The door the mother locked in Ireland, the door that “clicks when it locks behind their backs / each morning as they go into school,” becomes a door of memory. In “What is the Poem,” a poem that tries to contain the sexual assault of the speaker as a young woman by her cousin, the poem itself becomes the violator, the trespasser, or even, an entity that insists upon existing:
a door the poem keeps forcing
open as I twist my shoulders
back into the bathing suit's straps,
lifting them up and over, up and over.
This poem is tactile, “a machine of memory,” filled with textures we can feel: a “damp polyester” bathing suit, the body he “pins” to the bed, the fingers he “pries one by one,” and “all the places the bathing suit has touched.” The poem “doesn’t know why he let go, leaving // the door flapping after him.”
The tactile and fraught migration from girlhood to motherhood in the time of the nomination and seating of Brett Kavanaugh, a credibly-accused sexual predator, by Donald J. Trump, another credibly-accused sexual predator, to the Supreme Court, shatters the heart of Ross’s poem, “Fugue.” This poem echoes—and responds to—the trauma of the speaker’s assault, as well as the implied danger the mother tried to leave behind. While driving her daughter, the speaker is listening to the Senate hearings. The poem repeats, “Can you tell us what you don’t forget?” blurring to whom the question is asked: the speaker or Dr. Christine Blasey Ford. The poem breaks its form and its place in time, creating a fugue in all its musical, physical, and psychic meanings.
The danger and the love the speaker feel for her daughter is echoed in “Geography Report,” which, again, places two events side by side: the daughter’s swim lessons and an Afghan girl killed by a US drone. Ross treats both bodies with microscopic care: the daughter “skinny-limbed ten-year-old / in a blue-green swimsuit” and the Afghan girl, whose “body bends—a piece of what cloth fluttering. . . .” The daughter’s swim movement “white flutter, kick—” is a geopolitical movement as well as a reference to the dangerous (though unequal) geography both young women must navigate.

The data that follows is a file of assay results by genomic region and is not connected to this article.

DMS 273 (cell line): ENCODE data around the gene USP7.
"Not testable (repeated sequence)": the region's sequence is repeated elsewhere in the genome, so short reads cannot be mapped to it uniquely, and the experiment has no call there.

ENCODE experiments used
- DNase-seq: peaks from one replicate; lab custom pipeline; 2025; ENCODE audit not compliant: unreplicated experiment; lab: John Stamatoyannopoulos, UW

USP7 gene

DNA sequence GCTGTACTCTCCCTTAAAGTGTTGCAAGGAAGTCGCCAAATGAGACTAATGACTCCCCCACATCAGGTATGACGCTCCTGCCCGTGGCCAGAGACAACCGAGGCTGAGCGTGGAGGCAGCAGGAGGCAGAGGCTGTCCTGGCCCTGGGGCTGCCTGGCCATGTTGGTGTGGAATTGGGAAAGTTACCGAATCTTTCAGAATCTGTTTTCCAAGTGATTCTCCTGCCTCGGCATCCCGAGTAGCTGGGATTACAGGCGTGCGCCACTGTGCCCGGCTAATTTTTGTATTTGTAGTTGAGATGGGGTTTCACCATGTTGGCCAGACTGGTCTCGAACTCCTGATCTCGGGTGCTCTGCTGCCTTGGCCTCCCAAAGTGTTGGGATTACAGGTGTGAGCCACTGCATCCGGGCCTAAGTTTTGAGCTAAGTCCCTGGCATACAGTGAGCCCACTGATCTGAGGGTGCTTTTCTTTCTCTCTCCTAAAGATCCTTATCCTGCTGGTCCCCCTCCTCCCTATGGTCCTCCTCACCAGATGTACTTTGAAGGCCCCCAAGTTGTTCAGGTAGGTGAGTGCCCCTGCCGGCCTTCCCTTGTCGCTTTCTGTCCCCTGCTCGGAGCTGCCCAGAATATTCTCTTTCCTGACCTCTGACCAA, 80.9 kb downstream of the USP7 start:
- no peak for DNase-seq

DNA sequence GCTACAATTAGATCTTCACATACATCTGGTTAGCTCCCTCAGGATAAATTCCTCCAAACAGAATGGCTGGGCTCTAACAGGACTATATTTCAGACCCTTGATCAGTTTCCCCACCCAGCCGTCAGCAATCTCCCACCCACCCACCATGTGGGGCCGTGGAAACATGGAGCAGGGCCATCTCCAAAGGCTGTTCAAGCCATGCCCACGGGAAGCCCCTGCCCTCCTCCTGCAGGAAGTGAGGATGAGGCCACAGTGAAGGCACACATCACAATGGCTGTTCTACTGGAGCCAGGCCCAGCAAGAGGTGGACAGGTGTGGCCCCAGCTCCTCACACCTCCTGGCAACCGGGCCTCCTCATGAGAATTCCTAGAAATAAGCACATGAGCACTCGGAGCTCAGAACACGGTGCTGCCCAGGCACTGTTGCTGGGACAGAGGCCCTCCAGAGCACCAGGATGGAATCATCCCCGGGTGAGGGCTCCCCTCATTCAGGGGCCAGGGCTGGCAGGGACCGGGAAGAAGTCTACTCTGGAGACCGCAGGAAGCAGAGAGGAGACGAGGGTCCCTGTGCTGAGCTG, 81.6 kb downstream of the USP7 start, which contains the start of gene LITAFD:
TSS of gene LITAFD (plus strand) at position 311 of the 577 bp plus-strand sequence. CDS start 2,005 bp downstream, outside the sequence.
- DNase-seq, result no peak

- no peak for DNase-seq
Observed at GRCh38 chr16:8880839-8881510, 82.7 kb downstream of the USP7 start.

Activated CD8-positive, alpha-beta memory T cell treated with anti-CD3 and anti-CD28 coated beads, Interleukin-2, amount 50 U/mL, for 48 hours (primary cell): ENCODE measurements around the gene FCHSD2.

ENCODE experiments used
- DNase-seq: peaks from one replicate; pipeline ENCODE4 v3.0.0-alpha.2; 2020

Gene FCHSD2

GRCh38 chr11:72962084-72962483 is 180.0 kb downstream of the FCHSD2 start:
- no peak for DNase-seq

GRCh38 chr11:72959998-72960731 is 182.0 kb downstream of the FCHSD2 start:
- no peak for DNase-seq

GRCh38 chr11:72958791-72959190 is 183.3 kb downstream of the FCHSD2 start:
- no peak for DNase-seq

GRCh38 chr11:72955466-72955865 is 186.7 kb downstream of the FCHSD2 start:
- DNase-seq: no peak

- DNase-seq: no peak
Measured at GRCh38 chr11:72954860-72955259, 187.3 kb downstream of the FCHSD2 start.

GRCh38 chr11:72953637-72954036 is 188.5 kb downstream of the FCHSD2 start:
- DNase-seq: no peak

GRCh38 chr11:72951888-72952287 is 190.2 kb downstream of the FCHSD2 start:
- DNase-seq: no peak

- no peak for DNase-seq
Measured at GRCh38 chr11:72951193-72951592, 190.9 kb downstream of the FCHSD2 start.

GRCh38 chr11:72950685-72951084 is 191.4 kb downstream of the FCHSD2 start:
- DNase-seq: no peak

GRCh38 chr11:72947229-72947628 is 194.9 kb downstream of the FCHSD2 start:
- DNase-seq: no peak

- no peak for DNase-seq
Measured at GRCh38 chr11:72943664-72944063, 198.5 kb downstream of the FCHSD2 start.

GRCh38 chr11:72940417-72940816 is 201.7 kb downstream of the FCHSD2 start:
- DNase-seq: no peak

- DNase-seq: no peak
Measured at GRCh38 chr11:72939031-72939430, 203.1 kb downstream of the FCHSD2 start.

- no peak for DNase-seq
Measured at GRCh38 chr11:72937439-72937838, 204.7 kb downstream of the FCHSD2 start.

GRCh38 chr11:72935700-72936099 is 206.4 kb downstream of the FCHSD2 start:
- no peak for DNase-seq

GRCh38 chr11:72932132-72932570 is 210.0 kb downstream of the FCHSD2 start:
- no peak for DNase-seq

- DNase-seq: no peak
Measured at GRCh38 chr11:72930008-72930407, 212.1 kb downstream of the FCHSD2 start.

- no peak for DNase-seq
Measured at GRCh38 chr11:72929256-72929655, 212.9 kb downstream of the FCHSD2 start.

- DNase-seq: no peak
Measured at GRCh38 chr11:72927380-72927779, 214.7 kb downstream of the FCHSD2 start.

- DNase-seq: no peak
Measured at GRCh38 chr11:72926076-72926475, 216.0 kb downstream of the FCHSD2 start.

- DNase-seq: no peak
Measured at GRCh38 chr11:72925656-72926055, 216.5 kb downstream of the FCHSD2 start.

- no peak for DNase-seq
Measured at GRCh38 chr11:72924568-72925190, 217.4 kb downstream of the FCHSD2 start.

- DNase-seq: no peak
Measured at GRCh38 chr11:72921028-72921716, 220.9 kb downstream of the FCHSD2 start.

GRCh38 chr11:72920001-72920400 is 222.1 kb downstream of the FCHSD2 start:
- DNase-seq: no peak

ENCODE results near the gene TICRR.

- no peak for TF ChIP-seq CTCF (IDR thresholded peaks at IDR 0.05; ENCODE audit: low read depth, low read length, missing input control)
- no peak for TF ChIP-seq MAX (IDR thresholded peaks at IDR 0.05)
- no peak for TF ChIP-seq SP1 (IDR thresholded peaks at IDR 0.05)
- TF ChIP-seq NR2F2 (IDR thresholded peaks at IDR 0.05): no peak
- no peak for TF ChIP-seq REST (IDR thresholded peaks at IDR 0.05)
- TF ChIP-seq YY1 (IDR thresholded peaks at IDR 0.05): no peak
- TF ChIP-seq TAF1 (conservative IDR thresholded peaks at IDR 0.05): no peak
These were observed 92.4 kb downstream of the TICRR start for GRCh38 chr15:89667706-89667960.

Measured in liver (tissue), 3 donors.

Anna V.Q. Ross’s Flutter, Kick takes its readers on an emotional and poetic journey. These poems leave
your mother planted each spring—
small purple flags to claim the soil. . . .
This book serves as a response to our tumultuous political times, but its importance also comes from its focus on poetry, lineage, and how to navigate this country and its soil. In the end, Ross brings us home, “and we were happy, and then we slept.”
JENNIFER MARTELLI is the author of The Queen of Queens and My Tarantella, awarded an Honorable Mention from the Italian-American Studies Association, selected as a “Must Read” by the Massachusetts Center for the Book, and named as a finalist for the Housatonic Book Award. She is also the author of the chapbooks All Things are Born to Change Their Shapes, winner of the Small Harbor Press open reading period, In the Year of Ferraro from Nixes Mates, and After Bird, winner of the Grey Book Press open reading period. Her work has appeared in The Academy of American Poets Poem-a-Day, POETRY, Atticus Review, the Tahoma Literary Review, Scoundrel Time, Verse Daily, Iron Horse Review (winner of the Photo Finish contest), and elsewhere. Jennifer Martelli has twice received grants from the Massachusetts Cultural Council for her poetry. She is co-poetry editor for Mom Egg Review. Find out more about her on her website www.jennmartelli.com.